> words were 'my wife can call me in Beijing, but not in Santa Clara.'


    Does this VP have "pointy hair"?

    > The CDMA/GSM model, Samsung SCH-A790/A795 has proven to be the best
    > choice for world travelers, since it's CDMA for North America and the
    > other CDMA countries such as Korea, and now Japan, and GSM for the parts
    > of the world that are GSM. So you get the best of all worlds, except of
    > course no AMPS for the U.S..


    So these guys can't figure out how to use two different phones. They can
    only be trained on one device?

    > There is one NEC phone that will work on FOMA in Japan, as well as on
    > GSM 900/1800/1900, but without GSM 800, it's not a true "world" phone.


    There are several phone that do three GSM bands plus WCDMA-2100. I have a
    Moto A835 that I use when roaming in Japan. It's a brick and the battery
    life in WDCMA (Japan) mode is not very good, but it works and cost me less
    than $100, all told.

    Actually, I hear (read about) this issue with exceutive travelers and their
    obsession with a "world phone" (single device) that works everywhere. Often
    the issue is that they can't accept the idea of being trained on using more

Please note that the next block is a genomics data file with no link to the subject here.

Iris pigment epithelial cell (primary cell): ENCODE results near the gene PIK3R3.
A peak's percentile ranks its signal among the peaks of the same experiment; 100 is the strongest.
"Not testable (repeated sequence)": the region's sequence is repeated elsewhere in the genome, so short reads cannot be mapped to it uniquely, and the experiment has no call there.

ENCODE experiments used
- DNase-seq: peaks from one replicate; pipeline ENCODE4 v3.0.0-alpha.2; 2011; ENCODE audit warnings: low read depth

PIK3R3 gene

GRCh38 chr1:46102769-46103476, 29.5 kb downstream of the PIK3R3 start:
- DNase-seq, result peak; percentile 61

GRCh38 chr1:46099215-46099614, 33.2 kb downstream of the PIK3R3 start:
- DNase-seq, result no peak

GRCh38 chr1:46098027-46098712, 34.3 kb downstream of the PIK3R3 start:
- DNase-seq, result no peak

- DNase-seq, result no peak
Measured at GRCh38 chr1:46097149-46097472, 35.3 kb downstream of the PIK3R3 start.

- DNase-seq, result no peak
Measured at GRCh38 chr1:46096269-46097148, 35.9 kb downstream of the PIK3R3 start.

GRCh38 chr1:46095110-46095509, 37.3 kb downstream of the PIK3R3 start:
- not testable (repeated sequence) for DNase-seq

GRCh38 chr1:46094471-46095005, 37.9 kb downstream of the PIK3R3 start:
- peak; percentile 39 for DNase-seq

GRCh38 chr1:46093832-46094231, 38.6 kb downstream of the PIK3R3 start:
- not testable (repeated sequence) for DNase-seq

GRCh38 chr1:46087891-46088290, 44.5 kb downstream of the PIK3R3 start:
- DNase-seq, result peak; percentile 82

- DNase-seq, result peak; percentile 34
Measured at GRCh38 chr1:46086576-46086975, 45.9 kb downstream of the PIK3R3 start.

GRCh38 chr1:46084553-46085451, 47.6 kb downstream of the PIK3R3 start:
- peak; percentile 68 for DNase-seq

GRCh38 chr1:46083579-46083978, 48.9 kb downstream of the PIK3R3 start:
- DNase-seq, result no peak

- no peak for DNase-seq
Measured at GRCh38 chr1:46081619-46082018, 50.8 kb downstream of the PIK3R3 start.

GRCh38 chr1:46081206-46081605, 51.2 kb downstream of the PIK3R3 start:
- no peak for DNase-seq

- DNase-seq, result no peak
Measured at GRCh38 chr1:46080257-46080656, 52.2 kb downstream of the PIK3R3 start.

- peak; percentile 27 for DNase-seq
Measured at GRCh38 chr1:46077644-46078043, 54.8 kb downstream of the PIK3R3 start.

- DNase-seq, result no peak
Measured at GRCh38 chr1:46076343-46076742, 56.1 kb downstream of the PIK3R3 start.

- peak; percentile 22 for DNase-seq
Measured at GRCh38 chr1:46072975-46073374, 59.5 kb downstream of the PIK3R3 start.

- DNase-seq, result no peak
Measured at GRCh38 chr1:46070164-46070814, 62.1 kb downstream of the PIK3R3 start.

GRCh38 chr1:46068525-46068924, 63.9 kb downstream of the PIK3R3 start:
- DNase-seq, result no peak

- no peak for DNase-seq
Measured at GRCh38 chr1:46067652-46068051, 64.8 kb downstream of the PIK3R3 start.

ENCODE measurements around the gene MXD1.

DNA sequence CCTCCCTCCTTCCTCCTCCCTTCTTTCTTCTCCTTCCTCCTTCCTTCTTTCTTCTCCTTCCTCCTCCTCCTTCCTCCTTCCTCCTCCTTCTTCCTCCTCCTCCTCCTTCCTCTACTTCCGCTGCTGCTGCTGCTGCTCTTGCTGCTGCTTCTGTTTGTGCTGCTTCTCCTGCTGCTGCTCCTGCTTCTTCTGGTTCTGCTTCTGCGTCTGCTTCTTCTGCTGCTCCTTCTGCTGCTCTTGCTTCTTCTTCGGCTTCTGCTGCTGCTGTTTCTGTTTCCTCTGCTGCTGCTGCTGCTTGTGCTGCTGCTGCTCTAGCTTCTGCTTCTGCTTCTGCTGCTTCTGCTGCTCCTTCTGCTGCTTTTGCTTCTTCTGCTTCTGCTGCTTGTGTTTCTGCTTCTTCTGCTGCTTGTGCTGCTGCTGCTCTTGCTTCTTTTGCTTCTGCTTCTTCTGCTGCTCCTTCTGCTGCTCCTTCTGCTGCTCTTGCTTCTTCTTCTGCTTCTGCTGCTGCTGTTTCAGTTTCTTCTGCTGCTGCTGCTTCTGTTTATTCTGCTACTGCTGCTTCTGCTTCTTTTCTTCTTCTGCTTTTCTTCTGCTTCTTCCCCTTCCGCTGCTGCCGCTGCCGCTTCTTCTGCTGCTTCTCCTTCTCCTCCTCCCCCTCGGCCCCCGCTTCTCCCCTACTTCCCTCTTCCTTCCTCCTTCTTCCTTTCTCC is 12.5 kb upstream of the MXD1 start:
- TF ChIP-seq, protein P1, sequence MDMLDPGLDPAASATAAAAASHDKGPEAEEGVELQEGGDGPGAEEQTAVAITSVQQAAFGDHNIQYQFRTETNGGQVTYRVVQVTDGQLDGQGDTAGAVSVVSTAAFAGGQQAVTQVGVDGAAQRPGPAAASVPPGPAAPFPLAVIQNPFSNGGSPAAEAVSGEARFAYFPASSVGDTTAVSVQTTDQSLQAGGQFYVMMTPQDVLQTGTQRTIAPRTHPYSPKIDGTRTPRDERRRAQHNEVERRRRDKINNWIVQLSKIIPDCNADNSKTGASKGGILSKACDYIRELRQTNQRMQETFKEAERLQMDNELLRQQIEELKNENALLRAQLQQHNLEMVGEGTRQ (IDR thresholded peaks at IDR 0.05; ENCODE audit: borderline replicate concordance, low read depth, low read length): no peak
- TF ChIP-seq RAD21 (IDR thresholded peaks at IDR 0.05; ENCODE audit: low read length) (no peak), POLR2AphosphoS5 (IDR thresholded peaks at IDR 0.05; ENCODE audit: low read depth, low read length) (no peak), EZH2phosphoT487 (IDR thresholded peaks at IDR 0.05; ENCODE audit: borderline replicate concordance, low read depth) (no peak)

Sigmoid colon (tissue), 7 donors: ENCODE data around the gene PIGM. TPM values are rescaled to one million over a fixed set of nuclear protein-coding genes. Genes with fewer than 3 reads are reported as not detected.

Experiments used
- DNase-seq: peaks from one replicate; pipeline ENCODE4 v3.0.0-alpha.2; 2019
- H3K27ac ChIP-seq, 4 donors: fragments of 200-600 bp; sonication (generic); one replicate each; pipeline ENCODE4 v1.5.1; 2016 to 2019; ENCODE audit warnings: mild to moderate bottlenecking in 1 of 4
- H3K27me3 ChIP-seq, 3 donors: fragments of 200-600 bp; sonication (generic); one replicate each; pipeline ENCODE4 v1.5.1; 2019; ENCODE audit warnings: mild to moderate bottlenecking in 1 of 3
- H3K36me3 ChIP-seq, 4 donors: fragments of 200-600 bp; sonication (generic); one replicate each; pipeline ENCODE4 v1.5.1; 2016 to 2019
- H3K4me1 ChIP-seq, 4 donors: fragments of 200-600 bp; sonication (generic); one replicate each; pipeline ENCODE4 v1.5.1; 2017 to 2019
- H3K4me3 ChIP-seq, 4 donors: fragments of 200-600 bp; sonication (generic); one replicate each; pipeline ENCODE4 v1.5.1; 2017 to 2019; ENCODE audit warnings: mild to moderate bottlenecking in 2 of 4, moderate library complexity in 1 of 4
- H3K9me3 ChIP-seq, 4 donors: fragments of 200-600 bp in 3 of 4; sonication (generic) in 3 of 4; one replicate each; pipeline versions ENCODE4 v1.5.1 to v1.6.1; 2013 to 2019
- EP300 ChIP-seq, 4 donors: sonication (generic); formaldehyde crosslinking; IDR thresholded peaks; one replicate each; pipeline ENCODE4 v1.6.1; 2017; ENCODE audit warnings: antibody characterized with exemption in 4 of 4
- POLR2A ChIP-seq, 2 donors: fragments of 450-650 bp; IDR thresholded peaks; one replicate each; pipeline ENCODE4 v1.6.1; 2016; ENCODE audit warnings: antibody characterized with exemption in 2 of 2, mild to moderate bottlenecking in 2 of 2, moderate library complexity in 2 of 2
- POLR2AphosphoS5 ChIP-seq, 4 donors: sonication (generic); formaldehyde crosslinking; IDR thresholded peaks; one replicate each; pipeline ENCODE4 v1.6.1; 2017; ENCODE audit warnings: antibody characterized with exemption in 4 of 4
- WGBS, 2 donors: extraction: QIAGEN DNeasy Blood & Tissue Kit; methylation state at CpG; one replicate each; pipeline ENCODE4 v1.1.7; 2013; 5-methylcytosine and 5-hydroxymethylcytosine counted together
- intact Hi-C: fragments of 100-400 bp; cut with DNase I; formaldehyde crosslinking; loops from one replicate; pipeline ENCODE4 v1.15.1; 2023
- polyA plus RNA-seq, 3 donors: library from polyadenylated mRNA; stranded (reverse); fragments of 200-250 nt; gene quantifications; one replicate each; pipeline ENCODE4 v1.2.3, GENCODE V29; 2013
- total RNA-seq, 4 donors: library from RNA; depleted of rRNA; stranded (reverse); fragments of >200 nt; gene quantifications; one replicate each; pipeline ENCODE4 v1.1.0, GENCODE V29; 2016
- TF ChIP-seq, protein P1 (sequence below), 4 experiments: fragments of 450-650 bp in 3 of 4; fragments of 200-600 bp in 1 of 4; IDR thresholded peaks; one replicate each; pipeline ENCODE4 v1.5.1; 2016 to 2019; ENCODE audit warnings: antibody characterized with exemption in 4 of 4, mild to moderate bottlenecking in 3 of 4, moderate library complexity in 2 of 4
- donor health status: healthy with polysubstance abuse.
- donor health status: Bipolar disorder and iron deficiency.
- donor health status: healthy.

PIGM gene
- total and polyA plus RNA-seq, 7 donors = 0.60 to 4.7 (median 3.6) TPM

than one phone. Strange. Do they complain about the toilets and light
    switches overseas too?

    --
    Donald R. Newcomb
    DRNewcomb (at) attglobal (dot) net





  13. #28
    Geoffrey S. Mendelson
    Guest

    Re: T-Mobile GSM phones for Europe/Asia?

    Donald Newcomb wrote:
    > Actually, I hear (read about) this issue with exceutive travelers and their
    > obsession with a "world phone" (single device) that works everywhere. Often
    > the issue is that they can't accept the idea of being trained on using more
    > than one phone. Strange. Do they complain about the toilets and light
    > switches overseas too?


    Funny you should mention that. When I came here to Israel nine years ago
    it took a while to get used to the light switches being "upside down". You
    push them DOWN to turn on a light. Being the perverse guy I am, every time
    I replace a light switch, I put them back rightside up. So now half the
    switches in our apartment are push down to turn on, half are push up.

    No one seems to complain. :-)